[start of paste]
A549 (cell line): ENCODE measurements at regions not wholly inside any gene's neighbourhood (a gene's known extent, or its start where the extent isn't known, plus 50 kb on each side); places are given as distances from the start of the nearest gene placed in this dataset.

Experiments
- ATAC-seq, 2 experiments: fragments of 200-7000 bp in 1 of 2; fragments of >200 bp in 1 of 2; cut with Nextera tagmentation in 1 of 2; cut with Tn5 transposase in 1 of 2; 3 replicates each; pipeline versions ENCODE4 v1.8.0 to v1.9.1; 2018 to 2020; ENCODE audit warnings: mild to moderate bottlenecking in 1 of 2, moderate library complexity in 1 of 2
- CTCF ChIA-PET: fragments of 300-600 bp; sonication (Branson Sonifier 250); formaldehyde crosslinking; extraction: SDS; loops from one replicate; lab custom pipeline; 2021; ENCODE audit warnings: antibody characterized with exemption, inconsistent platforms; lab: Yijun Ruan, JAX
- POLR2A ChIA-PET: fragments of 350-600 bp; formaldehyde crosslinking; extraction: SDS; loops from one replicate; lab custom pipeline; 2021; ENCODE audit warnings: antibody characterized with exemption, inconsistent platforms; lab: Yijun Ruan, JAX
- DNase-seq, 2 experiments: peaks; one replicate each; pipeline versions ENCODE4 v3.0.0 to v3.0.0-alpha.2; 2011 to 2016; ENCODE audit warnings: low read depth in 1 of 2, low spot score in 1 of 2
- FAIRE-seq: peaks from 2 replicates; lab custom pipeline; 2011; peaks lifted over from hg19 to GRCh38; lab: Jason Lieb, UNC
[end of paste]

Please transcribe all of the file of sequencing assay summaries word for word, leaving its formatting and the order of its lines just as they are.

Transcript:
A549 (cell line): ENCODE measurements at regions not wholly inside any gene's neighbourhood (a gene's known extent, or its start where the extent isn't known, plus 50 kb on each side); places are given as distances from the start of the nearest gene placed in this dataset.

Experiments
- ATAC-seq, 2 experiments: fragments of 200-7000 bp in 1 of 2; fragments of >200 bp in 1 of 2; cut with Nextera tagmentation in 1 of 2; cut with Tn5 transposase in 1 of 2; 3 replicates each; pipeline versions ENCODE4 v1.8.0 to v1.9.1; 2018 to 2020; ENCODE audit warnings: mild to moderate bottlenecking in 1 of 2, moderate library complexity in 1 of 2
- CTCF ChIA-PET: fragments of 300-600 bp; sonication (Branson Sonifier 250); formaldehyde crosslinking; extraction: SDS; loops from one replicate; lab custom pipeline; 2021; ENCODE audit warnings: antibody characterized with exemption, inconsistent platforms; lab: Yijun Ruan, JAX
- POLR2A ChIA-PET: fragments of 350-600 bp; formaldehyde crosslinking; extraction: SDS; loops from one replicate; lab custom pipeline; 2021; ENCODE audit warnings: antibody characterized with exemption, inconsistent platforms; lab: Yijun Ruan, JAX
- DNase-seq, 2 experiments: peaks; one replicate each; pipeline versions ENCODE4 v3.0.0 to v3.0.0-alpha.2; 2011 to 2016; ENCODE audit warnings: low read depth in 1 of 2, low spot score in 1 of 2
- FAIRE-seq: peaks from 2 replicates; lab custom pipeline; 2011; peaks lifted over from hg19 to GRCh38; lab: Jason Lieb, UNC